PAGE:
Pitcavage’s expanding purview isn’t limited to Christian patriots and neo-Nazis. He has begun monitoring the political activities of law-abiding 2nd Amendment advocates, libertarian groups, and most recently, the popular on-line forum for bipartisan opponents of US intervention known as Antiwar.com.

While the notion of equating principled opposition to Clinton’s cluster-bomb compassion with sagebrush rebellion sounds ludicrous, Pitcavage justifies his conduct by ominously declaring that Antiwar.com is “essentially an isolationist right-wing libertarian site”. The implication of this tendentious statement is obvious: behind the anti-war rhetoric lurks the Rough Beast.

The relationship between Pitcavage’s pubblic and private roles poses the question whether his recent posting of Antiwar.com on his personal website was done to please his federal paymasters. Eric Garris, director of Antiwar.com says he wouldn’t be surprised if this was part of a concerted attempt by the DOJ to discredit his organization. “The tactics of the Clinton administration are to attack the ability of his opponents to speak openly,” Garris observes. Despite the bipartisan tone of the site, Garris says allegations of right-wing extremism are frequent. “We constantly are getting that sort of thing.”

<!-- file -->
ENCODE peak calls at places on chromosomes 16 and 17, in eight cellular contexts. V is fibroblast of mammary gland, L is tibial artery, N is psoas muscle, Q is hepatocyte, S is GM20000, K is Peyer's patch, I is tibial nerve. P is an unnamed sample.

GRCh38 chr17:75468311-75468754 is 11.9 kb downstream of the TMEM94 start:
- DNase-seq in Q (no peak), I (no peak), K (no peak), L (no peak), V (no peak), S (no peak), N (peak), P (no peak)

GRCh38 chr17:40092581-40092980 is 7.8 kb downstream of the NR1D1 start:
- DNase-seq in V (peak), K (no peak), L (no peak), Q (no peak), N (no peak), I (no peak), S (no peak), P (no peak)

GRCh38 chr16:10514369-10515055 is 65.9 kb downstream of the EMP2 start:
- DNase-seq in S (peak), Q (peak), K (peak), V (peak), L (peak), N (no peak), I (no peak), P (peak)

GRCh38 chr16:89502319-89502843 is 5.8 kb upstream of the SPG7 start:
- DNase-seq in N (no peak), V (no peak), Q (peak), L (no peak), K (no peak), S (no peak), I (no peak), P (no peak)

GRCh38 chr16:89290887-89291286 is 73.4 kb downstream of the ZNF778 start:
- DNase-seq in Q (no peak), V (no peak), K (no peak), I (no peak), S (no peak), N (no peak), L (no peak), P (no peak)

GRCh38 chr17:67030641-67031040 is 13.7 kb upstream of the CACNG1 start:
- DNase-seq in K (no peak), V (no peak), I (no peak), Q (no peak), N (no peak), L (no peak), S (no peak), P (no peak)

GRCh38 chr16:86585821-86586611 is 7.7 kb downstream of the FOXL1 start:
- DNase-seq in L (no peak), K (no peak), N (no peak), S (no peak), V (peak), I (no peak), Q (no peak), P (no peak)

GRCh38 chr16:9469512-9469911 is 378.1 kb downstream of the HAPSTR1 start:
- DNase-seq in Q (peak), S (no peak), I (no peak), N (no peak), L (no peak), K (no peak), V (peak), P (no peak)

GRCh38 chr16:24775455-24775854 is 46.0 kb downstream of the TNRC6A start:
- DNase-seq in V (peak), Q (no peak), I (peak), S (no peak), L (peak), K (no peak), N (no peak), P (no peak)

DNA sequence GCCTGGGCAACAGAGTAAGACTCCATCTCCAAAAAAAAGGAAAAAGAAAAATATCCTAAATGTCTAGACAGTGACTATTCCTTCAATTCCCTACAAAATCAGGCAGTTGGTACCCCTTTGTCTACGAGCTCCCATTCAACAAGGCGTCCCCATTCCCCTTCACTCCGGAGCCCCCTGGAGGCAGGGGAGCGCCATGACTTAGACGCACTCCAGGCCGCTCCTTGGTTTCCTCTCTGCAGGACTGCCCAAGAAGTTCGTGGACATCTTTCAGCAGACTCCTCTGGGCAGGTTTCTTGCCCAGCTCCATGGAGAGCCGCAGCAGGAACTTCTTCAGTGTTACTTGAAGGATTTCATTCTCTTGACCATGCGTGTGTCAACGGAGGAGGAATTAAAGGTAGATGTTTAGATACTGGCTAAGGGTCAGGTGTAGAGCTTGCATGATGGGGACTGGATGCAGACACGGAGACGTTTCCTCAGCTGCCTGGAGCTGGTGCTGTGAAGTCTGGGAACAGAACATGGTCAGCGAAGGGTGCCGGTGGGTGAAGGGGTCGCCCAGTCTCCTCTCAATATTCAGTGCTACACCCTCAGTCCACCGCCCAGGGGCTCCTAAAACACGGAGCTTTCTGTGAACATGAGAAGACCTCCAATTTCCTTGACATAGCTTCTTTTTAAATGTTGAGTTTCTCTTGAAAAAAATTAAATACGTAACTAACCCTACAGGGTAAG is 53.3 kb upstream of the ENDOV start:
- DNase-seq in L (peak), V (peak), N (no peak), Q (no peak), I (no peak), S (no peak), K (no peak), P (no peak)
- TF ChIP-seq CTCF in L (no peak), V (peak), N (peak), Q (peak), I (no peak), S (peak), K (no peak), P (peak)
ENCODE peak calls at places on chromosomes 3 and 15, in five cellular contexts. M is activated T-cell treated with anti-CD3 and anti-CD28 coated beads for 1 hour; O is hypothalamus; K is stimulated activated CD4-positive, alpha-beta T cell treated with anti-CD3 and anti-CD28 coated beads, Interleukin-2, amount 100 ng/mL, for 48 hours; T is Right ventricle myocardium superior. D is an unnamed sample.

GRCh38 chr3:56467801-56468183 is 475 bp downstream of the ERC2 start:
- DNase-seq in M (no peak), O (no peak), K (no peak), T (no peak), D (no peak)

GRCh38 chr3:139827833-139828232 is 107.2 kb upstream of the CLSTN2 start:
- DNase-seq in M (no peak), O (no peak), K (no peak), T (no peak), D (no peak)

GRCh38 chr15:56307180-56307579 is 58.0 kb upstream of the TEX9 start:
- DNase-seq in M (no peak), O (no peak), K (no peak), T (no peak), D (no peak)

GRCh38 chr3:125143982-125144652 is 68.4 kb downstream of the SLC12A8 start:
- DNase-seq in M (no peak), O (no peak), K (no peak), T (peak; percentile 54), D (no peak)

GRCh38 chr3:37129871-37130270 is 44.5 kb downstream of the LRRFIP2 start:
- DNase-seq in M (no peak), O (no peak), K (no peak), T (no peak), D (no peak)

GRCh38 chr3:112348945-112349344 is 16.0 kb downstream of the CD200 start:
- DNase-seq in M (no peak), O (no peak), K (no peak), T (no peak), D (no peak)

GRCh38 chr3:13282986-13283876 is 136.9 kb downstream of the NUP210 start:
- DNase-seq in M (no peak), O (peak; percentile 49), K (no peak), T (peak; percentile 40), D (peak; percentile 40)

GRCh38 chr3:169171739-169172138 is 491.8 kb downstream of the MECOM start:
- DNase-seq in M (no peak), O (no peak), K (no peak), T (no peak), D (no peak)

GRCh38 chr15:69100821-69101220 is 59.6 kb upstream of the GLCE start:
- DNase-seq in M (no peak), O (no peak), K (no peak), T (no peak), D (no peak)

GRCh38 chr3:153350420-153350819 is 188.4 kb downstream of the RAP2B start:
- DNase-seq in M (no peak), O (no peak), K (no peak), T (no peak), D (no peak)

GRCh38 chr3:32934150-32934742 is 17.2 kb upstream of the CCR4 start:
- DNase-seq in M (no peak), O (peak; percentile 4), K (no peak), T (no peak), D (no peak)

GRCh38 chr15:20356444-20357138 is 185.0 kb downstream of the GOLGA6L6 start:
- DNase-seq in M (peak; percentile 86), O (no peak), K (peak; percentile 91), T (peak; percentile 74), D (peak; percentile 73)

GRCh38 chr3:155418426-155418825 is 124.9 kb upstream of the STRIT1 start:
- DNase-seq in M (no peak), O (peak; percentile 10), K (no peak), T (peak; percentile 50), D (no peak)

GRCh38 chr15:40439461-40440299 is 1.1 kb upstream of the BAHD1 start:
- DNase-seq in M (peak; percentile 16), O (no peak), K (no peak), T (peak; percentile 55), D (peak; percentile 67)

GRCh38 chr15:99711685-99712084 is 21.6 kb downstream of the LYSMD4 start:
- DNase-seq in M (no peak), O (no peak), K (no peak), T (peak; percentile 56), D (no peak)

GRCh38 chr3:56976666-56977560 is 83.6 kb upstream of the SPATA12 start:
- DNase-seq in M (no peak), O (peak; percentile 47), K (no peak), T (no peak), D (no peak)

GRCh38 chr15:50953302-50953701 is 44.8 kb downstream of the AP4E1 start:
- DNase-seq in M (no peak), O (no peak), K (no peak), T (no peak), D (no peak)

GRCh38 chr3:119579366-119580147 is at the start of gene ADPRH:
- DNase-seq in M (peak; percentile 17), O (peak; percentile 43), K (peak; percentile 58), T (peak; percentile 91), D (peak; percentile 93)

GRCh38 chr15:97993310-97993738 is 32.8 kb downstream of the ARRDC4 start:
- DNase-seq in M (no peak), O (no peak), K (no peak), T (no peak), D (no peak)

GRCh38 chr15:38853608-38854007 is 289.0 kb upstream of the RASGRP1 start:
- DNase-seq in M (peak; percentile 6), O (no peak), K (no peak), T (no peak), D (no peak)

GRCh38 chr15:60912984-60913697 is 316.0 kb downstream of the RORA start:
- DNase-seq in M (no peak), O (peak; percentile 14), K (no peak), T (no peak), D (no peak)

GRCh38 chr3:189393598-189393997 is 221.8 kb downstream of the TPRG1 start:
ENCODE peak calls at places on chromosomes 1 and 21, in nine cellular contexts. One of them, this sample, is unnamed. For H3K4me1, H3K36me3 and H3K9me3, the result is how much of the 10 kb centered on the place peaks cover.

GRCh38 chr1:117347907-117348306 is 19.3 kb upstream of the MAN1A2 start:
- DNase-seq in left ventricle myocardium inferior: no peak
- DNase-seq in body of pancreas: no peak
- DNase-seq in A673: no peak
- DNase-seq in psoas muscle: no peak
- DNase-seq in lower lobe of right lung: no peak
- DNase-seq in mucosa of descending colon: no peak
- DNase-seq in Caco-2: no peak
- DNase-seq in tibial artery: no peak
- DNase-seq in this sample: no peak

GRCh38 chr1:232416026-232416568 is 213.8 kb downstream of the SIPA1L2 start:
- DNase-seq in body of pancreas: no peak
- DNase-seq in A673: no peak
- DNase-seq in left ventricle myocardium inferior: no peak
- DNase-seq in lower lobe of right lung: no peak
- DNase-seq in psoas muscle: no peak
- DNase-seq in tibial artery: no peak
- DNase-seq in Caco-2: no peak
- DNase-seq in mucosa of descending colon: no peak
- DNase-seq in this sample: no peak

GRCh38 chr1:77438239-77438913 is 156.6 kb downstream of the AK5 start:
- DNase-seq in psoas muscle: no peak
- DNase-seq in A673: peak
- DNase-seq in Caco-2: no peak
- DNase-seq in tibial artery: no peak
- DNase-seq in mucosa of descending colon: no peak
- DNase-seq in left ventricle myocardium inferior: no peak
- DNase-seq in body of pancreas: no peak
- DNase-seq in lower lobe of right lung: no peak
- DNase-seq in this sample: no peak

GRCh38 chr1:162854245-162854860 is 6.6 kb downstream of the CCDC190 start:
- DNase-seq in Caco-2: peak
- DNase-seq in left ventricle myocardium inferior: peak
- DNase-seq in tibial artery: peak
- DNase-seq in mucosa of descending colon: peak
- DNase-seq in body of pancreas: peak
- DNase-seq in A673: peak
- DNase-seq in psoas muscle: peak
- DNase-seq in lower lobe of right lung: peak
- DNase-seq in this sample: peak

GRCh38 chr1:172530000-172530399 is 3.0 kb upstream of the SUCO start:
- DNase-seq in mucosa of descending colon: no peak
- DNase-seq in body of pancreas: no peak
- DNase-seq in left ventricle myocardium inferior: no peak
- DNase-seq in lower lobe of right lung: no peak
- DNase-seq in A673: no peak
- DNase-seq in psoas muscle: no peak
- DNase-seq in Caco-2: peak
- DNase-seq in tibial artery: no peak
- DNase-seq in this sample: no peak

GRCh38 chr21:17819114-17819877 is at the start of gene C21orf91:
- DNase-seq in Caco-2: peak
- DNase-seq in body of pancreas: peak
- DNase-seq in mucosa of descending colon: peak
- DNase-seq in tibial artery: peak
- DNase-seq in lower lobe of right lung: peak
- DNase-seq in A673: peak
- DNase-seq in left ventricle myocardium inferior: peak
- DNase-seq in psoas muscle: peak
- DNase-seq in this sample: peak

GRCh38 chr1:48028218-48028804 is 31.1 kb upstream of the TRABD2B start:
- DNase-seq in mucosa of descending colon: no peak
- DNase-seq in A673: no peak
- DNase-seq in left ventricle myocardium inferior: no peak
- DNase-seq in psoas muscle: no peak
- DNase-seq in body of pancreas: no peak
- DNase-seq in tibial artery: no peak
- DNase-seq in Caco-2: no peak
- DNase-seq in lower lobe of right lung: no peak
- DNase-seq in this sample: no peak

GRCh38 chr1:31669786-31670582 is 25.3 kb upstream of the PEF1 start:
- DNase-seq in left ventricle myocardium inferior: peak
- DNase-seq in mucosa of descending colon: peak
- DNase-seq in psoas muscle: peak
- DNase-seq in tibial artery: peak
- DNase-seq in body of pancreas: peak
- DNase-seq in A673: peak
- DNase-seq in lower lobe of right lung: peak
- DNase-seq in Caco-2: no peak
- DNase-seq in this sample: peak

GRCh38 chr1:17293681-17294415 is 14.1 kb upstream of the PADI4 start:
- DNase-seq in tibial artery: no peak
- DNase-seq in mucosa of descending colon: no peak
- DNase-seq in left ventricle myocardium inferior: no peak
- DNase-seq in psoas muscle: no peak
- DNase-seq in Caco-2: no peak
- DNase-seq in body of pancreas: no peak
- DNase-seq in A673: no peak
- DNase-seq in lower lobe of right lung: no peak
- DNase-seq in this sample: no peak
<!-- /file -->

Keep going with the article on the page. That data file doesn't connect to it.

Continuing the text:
Garris isn’t alone. Anarchist Bill White, onetime Media coordinator for the Utopian Anarchist Party (UAP), was amazed to see the anti-authoritarian political faction appear on Pitcavage’s web page alongside various rightist groups. “He lists all kinds of groups that really shouldn’t be there”, he observes. White theorizes that a column by Antiwar.com columnist Justin Raimondo assailing Pitcavage for his self-serving attempts to downplay FBI skullduggery during the 1993 WACO siege provided the impetus for the group’s new classification. “When you write something like that and Pitcavage sees it, he adds your name to the list”, White says. From a civil libertarian perspective, these machinations by an asset of the federal government to “expose” and denounce constitutionally protected political speech advertise a highly sinister trend. CP